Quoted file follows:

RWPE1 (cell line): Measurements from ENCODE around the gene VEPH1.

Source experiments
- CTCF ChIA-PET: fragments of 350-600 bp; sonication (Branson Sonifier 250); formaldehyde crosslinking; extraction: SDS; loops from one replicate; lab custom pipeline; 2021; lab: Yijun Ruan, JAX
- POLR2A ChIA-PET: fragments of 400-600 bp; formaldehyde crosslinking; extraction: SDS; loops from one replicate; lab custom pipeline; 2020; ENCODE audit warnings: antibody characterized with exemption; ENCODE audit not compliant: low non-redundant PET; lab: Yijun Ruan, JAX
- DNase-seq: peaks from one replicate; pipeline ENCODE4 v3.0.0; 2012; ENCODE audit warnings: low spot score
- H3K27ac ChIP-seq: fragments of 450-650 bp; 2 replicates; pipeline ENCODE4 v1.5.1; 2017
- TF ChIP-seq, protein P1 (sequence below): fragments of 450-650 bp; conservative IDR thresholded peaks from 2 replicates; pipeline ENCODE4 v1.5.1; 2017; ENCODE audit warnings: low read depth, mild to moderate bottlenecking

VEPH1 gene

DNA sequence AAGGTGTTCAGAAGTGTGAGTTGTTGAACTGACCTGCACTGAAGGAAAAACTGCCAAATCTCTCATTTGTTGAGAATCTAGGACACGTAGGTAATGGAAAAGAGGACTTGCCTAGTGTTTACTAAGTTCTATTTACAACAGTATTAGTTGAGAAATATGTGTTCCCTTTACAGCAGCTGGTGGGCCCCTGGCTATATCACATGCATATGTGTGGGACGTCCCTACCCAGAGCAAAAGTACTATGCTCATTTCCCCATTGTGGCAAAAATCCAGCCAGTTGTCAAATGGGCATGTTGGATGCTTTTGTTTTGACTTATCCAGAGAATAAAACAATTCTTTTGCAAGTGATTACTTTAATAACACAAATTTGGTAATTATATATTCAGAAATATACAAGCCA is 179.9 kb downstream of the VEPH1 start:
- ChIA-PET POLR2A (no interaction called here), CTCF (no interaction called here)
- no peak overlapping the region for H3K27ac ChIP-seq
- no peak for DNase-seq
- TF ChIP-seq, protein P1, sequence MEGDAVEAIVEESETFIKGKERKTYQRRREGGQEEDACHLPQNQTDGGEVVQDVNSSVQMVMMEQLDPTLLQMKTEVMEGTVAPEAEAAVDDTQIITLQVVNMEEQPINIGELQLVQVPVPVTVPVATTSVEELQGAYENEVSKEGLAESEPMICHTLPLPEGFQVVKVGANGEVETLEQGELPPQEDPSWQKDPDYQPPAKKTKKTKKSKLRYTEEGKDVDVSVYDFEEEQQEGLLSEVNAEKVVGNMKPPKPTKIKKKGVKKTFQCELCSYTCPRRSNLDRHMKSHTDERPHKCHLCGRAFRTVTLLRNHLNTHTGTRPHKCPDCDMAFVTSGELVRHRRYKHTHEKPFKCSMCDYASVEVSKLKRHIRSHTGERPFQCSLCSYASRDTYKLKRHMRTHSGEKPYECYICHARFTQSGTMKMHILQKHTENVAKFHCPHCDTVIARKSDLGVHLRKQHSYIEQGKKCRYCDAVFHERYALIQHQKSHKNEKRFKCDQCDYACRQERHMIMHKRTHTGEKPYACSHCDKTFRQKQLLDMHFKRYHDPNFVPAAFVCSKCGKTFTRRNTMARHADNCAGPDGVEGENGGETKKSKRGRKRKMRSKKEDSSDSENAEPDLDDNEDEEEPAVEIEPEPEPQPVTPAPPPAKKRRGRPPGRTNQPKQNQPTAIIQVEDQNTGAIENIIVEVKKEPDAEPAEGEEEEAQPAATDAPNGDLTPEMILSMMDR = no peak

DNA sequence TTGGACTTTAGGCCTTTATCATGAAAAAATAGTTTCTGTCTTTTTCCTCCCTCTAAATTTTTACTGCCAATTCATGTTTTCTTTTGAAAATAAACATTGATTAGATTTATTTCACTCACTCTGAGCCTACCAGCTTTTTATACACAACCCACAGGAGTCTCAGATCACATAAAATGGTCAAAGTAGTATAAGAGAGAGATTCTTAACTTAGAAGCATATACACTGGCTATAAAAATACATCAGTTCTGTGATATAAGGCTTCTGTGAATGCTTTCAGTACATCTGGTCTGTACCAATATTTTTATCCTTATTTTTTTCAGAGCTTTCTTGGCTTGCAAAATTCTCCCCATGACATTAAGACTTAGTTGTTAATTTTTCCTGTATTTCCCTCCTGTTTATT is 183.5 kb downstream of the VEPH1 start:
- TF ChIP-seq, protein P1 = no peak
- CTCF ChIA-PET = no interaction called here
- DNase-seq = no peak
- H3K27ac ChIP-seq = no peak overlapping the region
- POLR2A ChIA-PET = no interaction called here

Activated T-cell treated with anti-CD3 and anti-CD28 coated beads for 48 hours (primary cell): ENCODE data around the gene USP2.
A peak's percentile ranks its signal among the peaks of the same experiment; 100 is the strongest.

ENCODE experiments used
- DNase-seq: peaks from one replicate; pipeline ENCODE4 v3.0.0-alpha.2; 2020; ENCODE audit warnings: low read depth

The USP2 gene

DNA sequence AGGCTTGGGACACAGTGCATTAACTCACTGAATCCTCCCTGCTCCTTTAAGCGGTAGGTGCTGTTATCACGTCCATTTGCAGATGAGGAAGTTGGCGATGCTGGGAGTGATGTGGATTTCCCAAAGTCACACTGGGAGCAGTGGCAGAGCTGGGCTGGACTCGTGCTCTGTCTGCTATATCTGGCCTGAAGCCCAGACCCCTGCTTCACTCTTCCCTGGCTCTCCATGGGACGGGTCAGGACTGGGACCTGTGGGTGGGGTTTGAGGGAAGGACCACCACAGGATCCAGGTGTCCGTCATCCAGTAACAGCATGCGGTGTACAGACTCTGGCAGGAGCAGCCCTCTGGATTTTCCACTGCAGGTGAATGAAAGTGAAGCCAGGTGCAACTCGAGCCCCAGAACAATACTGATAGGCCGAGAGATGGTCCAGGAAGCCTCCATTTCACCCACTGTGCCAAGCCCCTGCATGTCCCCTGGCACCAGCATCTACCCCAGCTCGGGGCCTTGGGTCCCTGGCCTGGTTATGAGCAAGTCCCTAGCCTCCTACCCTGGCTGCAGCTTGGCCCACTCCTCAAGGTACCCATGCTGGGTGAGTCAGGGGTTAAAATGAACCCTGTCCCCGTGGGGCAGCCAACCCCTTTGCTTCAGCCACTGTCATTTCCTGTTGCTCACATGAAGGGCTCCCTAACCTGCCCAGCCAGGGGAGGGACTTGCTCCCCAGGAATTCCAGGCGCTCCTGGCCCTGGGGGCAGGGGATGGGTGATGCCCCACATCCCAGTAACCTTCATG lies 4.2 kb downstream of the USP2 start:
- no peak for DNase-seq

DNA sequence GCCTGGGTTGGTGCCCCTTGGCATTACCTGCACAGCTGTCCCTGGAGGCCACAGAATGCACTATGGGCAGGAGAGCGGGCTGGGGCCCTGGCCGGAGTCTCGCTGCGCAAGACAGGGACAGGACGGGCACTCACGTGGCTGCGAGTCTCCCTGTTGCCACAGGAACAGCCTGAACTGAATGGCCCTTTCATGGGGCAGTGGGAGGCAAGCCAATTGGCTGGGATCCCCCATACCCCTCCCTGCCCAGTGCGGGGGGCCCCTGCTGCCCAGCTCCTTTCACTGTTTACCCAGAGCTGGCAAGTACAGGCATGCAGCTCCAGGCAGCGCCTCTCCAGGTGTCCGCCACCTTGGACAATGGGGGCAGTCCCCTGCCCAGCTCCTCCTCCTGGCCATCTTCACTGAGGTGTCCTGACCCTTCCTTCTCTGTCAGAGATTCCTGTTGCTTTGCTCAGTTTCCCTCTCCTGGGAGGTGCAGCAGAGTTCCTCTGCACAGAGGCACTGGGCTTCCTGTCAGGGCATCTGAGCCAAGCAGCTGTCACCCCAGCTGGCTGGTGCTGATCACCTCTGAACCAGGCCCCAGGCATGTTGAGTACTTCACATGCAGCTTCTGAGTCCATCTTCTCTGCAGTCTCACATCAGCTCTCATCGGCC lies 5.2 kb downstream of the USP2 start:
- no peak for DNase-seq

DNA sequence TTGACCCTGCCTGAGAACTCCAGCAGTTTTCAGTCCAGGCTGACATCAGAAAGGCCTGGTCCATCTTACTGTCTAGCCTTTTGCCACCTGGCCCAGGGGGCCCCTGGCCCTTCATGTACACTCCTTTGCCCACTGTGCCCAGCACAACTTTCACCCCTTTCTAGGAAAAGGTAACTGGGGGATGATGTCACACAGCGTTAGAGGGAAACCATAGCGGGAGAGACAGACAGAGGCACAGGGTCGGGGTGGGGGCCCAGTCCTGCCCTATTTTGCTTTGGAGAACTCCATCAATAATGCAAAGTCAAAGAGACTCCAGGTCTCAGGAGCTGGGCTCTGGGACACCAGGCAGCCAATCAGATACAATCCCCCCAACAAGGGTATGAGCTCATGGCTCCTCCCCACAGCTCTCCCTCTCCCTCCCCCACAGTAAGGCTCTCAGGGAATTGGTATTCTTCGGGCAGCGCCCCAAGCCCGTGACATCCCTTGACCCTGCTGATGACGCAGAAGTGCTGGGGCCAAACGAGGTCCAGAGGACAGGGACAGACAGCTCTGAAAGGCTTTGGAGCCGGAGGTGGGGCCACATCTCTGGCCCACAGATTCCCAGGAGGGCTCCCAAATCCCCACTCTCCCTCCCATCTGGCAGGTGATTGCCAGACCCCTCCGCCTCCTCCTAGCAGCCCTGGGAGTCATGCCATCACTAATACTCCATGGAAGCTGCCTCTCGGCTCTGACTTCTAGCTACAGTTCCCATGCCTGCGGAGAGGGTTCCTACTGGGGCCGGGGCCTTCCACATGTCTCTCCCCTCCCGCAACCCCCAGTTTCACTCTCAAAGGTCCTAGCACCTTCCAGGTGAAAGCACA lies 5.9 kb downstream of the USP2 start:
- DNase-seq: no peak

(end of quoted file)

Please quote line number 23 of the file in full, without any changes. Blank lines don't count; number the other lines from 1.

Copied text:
- DNase-seq: peaks from one replicate; pipeline ENCODE4 v3.0.0-alpha.2; 2020; ENCODE audit warnings: low read depth